So what’s to be done? The only option seems to be strategic deer management – that is, protecting the seedlings we want to keep until they are large enough to withstand the onslaught of the deer. There are several methods, including tree tubes, DIY cardboard caps, and small fences, which vary in difficulty, cost and effectiveness. We’re already using small fences for the fruit trees we’re planting at the edges of the woods. (You can see an apple tree enclosed in a small fence at the bottom of the photo.) There are also techniques, such as hinge cutting, for distracting the deer with saplings you don’t want to keep.

Which trees to protect?

Now the question is: which seedlings should we protect? The canopy trees we have, in order of prevalence (more or less) are Eastern hemlock, oak (several species), beech, birch, maple, hickory, ash, and a few specimens of white pine, sycamore, basswood, and possibly black walnut down by the creek. The trees regenerating most successfully seem to be beech and birch.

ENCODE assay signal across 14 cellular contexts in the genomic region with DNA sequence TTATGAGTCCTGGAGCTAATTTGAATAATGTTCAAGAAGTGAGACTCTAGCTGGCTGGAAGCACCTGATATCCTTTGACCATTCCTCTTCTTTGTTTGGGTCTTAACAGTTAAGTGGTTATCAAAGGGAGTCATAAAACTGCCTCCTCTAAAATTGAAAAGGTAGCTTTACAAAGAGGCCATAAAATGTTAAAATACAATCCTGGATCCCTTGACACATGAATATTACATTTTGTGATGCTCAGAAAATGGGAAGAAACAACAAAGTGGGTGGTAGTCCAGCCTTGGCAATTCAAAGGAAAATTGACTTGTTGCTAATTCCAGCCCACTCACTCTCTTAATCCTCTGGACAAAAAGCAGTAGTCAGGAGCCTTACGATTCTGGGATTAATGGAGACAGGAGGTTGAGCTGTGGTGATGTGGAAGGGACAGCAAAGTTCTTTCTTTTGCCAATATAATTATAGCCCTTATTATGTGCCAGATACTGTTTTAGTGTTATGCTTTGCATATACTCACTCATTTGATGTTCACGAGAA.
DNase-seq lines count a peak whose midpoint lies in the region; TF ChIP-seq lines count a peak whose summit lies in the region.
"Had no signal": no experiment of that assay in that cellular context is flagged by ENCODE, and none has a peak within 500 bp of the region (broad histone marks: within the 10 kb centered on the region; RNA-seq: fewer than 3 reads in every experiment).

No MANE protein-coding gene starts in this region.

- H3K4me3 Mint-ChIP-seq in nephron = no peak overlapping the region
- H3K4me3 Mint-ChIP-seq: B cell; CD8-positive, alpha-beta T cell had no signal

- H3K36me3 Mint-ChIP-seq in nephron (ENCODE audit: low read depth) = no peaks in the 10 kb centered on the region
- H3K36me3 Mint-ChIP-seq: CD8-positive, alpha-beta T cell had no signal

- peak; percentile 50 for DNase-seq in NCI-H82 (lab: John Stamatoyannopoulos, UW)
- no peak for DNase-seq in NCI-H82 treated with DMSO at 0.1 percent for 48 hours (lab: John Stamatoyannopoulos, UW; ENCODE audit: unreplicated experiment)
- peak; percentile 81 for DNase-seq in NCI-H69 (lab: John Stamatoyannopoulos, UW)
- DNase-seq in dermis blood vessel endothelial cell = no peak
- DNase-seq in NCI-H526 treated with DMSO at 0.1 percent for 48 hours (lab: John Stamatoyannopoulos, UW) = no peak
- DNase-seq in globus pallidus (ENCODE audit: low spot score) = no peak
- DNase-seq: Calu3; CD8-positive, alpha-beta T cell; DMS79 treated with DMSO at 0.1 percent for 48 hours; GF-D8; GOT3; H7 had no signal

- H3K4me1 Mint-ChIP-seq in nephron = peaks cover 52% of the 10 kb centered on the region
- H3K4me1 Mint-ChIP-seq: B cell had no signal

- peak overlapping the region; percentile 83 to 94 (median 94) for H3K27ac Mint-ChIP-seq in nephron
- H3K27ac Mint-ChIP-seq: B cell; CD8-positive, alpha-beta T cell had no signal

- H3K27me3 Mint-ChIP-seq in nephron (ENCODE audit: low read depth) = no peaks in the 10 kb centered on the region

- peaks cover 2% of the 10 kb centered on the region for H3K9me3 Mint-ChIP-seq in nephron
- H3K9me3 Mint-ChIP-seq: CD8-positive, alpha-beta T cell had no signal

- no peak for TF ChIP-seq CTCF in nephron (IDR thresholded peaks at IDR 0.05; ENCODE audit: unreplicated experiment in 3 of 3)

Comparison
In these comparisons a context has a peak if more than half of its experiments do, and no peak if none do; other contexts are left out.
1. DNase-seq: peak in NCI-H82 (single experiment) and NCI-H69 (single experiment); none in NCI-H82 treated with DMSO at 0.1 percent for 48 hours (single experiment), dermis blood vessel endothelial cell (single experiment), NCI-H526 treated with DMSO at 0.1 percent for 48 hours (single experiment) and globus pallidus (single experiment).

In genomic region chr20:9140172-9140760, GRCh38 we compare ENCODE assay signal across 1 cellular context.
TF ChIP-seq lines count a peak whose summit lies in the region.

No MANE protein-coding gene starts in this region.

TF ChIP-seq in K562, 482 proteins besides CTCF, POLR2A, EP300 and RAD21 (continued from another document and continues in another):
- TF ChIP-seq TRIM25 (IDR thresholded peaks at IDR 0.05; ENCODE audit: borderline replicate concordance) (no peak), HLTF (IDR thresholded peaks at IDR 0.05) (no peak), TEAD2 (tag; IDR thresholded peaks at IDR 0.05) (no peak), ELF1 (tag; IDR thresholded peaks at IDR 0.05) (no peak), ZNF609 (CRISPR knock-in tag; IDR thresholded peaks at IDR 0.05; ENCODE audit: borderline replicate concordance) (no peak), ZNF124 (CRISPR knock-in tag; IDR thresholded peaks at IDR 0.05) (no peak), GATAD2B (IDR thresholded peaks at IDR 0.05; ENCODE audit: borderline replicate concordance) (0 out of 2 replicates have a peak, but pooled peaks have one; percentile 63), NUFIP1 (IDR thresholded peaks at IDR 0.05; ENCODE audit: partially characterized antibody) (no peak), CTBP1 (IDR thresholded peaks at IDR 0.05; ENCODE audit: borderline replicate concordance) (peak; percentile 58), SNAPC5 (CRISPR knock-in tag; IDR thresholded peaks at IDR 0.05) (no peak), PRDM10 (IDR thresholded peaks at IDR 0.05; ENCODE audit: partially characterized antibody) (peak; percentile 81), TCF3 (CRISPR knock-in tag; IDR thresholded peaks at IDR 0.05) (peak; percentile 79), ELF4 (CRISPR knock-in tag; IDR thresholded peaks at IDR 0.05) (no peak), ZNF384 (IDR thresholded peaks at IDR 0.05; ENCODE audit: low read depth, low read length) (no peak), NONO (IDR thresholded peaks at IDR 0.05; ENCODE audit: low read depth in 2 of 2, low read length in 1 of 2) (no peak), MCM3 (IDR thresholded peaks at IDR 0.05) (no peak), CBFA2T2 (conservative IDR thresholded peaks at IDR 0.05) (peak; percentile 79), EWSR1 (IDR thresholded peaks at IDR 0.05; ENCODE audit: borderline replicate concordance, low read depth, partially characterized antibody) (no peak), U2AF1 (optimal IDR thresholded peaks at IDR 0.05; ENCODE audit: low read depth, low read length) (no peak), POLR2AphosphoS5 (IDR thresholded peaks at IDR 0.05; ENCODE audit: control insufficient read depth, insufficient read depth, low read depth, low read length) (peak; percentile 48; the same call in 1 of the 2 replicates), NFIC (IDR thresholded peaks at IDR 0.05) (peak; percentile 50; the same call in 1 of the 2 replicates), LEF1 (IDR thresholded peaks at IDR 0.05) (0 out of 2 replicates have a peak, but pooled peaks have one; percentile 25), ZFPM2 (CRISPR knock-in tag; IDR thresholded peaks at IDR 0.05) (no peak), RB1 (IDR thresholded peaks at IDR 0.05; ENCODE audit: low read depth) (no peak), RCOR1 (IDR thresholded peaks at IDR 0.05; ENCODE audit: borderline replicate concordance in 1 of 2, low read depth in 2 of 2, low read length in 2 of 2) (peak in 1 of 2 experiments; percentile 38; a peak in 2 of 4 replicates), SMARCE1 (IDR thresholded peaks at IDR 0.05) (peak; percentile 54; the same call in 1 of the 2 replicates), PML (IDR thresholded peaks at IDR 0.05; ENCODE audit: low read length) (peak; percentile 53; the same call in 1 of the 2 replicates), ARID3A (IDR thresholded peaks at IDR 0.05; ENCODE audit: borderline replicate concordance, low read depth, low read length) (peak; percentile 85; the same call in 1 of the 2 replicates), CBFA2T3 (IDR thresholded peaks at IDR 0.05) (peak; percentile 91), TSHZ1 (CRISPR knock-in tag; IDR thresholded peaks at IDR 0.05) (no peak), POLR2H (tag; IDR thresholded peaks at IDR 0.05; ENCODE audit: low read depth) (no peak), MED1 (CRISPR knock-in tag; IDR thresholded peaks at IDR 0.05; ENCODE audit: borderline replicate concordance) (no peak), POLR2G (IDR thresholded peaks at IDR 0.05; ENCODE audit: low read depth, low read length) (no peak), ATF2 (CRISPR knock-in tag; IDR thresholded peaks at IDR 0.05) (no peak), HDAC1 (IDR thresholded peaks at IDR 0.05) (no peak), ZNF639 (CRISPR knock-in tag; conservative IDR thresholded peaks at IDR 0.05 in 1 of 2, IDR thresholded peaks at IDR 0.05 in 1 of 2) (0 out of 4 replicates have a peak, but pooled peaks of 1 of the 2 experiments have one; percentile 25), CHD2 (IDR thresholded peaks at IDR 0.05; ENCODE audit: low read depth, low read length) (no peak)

Here are the tentative guidelines I’ve come up with – and I would appreciate any comments on these:

1) Don’t protect species that are subject to heavy insect and disease pressure. That includes hemlock (woolly adelgid), beech (beech bark disease, which has been endemic here for half a century), and ash (emerald ash borer arrived about a decade ago). Saplings of these species are unlikely to become mature, healthy adults.

2) Don’t protect species that can’t regenerate in shade, unless the seedling is at the edge of the woods. That includes white pine, oak and hickory, which are early to mid-succession trees. An oak forest is sustainable only by means of continual logging or fire, neither of which are we going to do on any significant scale.

3) Don’t protect species that are doing all right without protection. That includes birch and sycamore, neither of which the deer seem to prefer. (And beech, of course, but we already ruled that out for reasons of disease.)

That essentially leaves sugar maple, not coincidentally the official state tree of New York. We have a few mature trees, so we should be able to find some seedlings to protect. There are problems with gypsy moths, but they don’t seem to endanger the whole population. Sugar maple regenerates exceptionally well in its own shade, as long as the deer aren’t eating it. On top of that, it is a beautiful tree that produces a valuable product.

If spring ever comes, I’m ready to start my maple rescue mission. Watch out, deer!